John Maynard Keynes laid out his theory of economics in the 1930s during and immediately after the Great Depression. His writings include A Treatise on Money, published in 1930, and perhaps his most influential book, The General Theory of Employment, Interest, and Money , published in 1936. In the...
John Maynard Keynes laid out his theory of economics in the 1930s during and immediately after the Great Depression. His writings include A Treatise on Money, published in 1930, and perhaps his most influential book, The General Theory of Employment, Interest, and Money, published in 1936. In the aftermath of the Great Depression, economists and regulators were debating ways to avert an economic crisis of that magnitude in the future.
Keynes theorized that government intervention could help stabilize the economy and prevent another severe depression. Keynes’s theory asserts that aggregate demand is comprised of C + I + G + X, which is the total of spending by consumer households (C), the government (G), and net exports less imports plus total investment.
Keynes posited that markets often do not have self-regulating mechanisms that lead to full employment. For instance, in an economic pullback that increases unemployment, as consumer spending falls, reflecting people’s concerns about future economic trends, the aggregate response of businesses to reduce their own spending in order to conserve capital can further increase unemployment and magnify the economic overhang.
Thus, Keynes’s view was that government intervention was often necessary to smooth out the business cycles that could hurt employment and price levels. He supported government’s use of fiscal policies aimed at raising employment and stabilizing price levels. Although fiscal policy might not be able to fully eradicate economic ups and downs (boom and bust cycles), Keynes believed it could mitigate the extreme fluctuations. He advocated that governments proactively intercede to help stabilize economies.
The New Deal is a good example of Keynesian theory at play. Keynes advocated deficit spending on infrastructure projects to create jobs during economic downturns. The New Deal Works Projects Administration (WPA) created millions of jobs and also built projects to improve infrastructure.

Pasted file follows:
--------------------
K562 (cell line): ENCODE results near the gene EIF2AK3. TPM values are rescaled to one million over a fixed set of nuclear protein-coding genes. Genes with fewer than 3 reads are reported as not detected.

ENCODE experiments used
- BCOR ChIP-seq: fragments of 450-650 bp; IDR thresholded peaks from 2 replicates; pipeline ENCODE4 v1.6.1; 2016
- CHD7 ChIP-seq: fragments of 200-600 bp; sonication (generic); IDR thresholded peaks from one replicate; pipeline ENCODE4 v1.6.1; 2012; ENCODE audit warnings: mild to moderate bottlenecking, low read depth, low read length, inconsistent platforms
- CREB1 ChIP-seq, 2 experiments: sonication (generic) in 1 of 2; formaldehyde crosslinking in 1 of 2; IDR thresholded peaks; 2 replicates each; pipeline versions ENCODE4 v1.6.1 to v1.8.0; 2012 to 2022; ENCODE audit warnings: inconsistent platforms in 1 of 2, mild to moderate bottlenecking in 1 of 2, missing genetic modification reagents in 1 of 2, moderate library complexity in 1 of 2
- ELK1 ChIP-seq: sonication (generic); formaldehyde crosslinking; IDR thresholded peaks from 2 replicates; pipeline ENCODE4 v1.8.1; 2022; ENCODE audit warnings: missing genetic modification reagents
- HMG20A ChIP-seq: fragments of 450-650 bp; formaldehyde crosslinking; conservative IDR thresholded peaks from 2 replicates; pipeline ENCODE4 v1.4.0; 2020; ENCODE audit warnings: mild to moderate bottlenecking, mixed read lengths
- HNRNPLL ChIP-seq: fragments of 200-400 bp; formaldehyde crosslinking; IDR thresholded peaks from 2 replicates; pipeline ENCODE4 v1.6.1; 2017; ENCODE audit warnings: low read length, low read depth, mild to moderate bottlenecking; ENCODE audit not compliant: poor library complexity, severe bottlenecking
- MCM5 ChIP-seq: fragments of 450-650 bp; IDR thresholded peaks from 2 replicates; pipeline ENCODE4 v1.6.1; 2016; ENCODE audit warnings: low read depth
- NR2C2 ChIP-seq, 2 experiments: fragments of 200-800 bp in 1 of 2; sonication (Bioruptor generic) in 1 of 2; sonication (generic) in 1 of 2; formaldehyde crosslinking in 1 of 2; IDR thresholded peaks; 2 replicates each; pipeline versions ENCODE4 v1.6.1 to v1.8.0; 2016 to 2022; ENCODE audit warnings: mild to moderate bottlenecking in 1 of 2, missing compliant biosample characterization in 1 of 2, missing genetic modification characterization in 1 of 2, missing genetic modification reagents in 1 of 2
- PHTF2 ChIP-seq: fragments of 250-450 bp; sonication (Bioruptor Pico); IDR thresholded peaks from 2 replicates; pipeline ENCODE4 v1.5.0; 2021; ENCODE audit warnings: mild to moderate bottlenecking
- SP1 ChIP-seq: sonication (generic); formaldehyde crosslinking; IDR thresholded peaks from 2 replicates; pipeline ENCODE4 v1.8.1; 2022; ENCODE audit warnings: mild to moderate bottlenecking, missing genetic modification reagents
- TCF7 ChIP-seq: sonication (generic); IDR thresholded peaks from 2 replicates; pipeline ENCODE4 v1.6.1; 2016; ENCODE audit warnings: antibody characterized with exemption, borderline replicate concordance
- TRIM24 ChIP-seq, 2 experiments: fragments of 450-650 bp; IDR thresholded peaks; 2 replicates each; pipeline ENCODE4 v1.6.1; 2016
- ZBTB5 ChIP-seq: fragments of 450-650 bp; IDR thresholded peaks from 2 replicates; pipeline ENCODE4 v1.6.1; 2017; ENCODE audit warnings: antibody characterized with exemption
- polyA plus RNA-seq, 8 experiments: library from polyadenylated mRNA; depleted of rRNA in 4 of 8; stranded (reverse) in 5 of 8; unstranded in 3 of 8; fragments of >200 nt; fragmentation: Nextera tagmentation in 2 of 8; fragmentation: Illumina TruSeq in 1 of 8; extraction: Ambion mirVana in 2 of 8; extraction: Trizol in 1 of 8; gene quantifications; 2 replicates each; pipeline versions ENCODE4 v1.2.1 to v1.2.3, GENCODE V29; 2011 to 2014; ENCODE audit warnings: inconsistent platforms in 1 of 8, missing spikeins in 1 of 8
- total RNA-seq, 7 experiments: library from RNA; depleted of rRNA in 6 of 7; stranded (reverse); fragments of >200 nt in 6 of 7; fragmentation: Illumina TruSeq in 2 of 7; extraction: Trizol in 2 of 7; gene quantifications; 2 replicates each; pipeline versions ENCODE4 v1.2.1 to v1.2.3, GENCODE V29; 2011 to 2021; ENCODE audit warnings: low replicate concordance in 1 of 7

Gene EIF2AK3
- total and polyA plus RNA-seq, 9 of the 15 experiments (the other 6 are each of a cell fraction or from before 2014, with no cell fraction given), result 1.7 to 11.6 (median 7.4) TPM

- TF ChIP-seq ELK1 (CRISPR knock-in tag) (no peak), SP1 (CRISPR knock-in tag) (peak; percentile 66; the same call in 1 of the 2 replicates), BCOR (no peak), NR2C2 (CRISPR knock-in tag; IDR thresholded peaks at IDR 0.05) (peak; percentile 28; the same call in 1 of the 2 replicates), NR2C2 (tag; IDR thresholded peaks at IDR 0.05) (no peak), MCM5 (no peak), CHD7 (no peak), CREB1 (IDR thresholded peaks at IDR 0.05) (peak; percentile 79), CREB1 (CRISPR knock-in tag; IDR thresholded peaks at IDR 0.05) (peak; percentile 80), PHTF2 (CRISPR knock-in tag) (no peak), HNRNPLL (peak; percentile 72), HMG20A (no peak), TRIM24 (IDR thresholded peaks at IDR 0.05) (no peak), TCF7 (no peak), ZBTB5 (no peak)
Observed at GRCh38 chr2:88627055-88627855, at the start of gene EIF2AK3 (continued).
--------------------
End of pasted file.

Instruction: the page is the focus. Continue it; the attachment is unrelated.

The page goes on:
New Keynesian economics evolved to address perceived limitations of classic Keynesian theory to explain certain economic anomalies. Specifically, classic Keynesian theory was perceived as limited in its ability to explain stagflation, those periods characterized by the combination of rising price levels, or inflation, and slow economic growth.
Under classical thinking, rising price levels on a macroeconomic level would induce businesses to hire and expand to benefit from higher prices. There have been times, however, when rising price levels have been accompanied by slow economic growth and higher-than-expected unemployment.
New Keynesian theory explains that general price levels can be “sticky” for a while. Although businesses theoretically should respond through growth measures to benefit from general economic price increases, individual businesses sometimes take a “wait and see” attitude before hiring new workers or investing in growth, particularly as it can be costly to change prices.
Thus, New Keynesian economists believe that wages and prices are sticky because price adjustments sometimes occur more slowly than expected. Moreover, price adjustments do not all occur simultaneously, but are “staggered” by individual business operators, who often wait to see what competitors do before acting themselves. This also can slow expected adjustments of the aggregate price level.